American men in their prime working years may be hunting for jobs at a lower rate because of public assistance income and a drop in demand for low skilled labor, Federal Reserve Governor Stanley Fischer said on Tuesday.

Speaking at Howard University in Washington, Fischer did not address the outlook for the U.S. economy or for monetary policy although he was due to take audience questions following his remarks.

Fischer urged students at the university, one of America's traditionally black colleges, to study economics and inject more diversity into the profession.

"Economic policy decisions are better when informed by a wide range of views and experiences, he said in prepared remarks.

Fischer said more diversity could help inform study of economic mysteries like the decline over the last half century in labor force participation by men in their prime working years.

Some research suggests the welfare state has played a role, while other studies finger technological changes that have reduced demand for low-skilled labor, Fischer said.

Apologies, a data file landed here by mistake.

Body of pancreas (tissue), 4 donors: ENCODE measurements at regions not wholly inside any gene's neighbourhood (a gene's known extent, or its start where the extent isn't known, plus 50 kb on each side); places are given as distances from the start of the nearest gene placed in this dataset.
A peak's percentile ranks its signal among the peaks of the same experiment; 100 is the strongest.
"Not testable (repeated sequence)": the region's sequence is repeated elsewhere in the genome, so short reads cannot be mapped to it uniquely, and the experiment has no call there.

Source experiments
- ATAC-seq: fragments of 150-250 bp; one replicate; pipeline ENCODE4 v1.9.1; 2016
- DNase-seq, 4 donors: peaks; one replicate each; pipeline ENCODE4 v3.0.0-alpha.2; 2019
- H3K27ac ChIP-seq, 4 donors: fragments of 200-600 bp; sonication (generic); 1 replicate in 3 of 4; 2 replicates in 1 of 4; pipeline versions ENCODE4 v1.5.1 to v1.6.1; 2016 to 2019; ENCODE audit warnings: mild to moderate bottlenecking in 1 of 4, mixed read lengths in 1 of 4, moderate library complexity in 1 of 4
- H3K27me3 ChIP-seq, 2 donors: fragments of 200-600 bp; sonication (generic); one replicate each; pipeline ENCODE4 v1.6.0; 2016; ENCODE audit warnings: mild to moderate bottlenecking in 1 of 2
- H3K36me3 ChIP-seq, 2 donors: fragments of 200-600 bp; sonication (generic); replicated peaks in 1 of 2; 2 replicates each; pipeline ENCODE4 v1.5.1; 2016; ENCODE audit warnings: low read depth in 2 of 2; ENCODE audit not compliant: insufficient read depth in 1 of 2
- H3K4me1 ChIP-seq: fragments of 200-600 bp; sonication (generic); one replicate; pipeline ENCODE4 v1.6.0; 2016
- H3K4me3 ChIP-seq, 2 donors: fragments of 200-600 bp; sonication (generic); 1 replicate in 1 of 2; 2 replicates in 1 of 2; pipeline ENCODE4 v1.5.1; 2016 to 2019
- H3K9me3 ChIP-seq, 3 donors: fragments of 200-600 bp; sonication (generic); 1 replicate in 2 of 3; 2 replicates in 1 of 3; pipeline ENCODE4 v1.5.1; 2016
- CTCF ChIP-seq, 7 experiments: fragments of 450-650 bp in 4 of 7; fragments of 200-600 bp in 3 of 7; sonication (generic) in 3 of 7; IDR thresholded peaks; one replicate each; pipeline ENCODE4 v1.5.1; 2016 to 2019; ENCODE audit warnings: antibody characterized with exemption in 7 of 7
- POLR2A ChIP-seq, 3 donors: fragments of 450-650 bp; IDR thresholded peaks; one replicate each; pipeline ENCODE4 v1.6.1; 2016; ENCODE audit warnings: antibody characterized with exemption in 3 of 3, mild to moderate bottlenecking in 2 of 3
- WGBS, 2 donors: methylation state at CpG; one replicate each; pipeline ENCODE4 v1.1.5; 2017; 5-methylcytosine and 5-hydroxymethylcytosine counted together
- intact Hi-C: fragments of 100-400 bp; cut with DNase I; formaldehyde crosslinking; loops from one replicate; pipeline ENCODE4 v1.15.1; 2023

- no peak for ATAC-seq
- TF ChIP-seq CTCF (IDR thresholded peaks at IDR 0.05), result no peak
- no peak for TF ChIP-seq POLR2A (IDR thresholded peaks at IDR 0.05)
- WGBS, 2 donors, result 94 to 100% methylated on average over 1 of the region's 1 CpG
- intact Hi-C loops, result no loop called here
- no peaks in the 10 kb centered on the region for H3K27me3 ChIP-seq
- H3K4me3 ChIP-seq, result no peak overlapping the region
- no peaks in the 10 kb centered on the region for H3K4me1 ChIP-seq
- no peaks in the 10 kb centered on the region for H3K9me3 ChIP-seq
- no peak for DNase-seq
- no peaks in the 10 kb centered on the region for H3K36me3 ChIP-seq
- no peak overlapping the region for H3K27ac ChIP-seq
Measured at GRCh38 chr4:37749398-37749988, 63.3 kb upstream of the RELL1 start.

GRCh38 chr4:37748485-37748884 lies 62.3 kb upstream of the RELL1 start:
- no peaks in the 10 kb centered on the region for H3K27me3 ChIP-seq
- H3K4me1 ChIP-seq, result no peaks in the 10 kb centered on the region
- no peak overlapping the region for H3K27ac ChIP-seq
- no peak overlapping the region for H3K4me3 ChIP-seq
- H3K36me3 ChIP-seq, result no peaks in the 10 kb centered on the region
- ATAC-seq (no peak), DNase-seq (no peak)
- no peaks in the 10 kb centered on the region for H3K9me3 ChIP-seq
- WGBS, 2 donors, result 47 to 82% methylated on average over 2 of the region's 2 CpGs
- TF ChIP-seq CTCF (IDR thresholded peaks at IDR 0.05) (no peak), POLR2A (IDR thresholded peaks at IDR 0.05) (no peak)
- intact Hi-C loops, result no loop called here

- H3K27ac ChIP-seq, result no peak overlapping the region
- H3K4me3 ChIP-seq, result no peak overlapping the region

He also pointed to the question of what makes it easier or harder for people in some regions or from some minority groups to move up the income ladder. Fresh perspectives are necessary, he said.

"We need - and by that I mean society as a whole needs - a more diverse set of practitioners in economics, practitioners who may perceive different questions to be important and different answers to be more persuasive," Fischer said.

The Fed has come under fire for the dearth of minorities in its upper echelon. Only one of the U.S. central bank's 17 policymakers is from a minority group - Neil Kashkari, the president of the Minneapolis Fed, is the son of immigrants from India. None of the policymakers are black or Hispanic.

Fischer said the Fed was trying to increase diversity within the central bank. "These are steps on what will be a long road," he said. 

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